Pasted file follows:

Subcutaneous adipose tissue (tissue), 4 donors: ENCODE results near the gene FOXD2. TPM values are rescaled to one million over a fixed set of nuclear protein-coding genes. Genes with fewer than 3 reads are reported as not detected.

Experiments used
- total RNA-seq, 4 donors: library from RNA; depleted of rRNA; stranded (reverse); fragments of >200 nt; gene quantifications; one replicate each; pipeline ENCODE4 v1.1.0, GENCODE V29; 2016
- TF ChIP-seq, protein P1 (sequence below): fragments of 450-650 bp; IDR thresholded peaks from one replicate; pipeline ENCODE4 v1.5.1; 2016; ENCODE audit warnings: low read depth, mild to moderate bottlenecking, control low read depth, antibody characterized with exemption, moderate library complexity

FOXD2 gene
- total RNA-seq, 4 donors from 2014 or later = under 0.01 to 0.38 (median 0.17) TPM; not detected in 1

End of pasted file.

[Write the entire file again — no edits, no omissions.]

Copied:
Subcutaneous adipose tissue (tissue), 4 donors: ENCODE results near the gene FOXD2. TPM values are rescaled to one million over a fixed set of nuclear protein-coding genes. Genes with fewer than 3 reads are reported as not detected.

Experiments used
- total RNA-seq, 4 donors: library from RNA; depleted of rRNA; stranded (reverse); fragments of >200 nt; gene quantifications; one replicate each; pipeline ENCODE4 v1.1.0, GENCODE V29; 2016
- TF ChIP-seq, protein P1 (sequence below): fragments of 450-650 bp; IDR thresholded peaks from one replicate; pipeline ENCODE4 v1.5.1; 2016; ENCODE audit warnings: low read depth, mild to moderate bottlenecking, control low read depth, antibody characterized with exemption, moderate library complexity

FOXD2 gene
- total RNA-seq, 4 donors from 2014 or later = under 0.01 to 0.38 (median 0.17) TPM; not detected in 1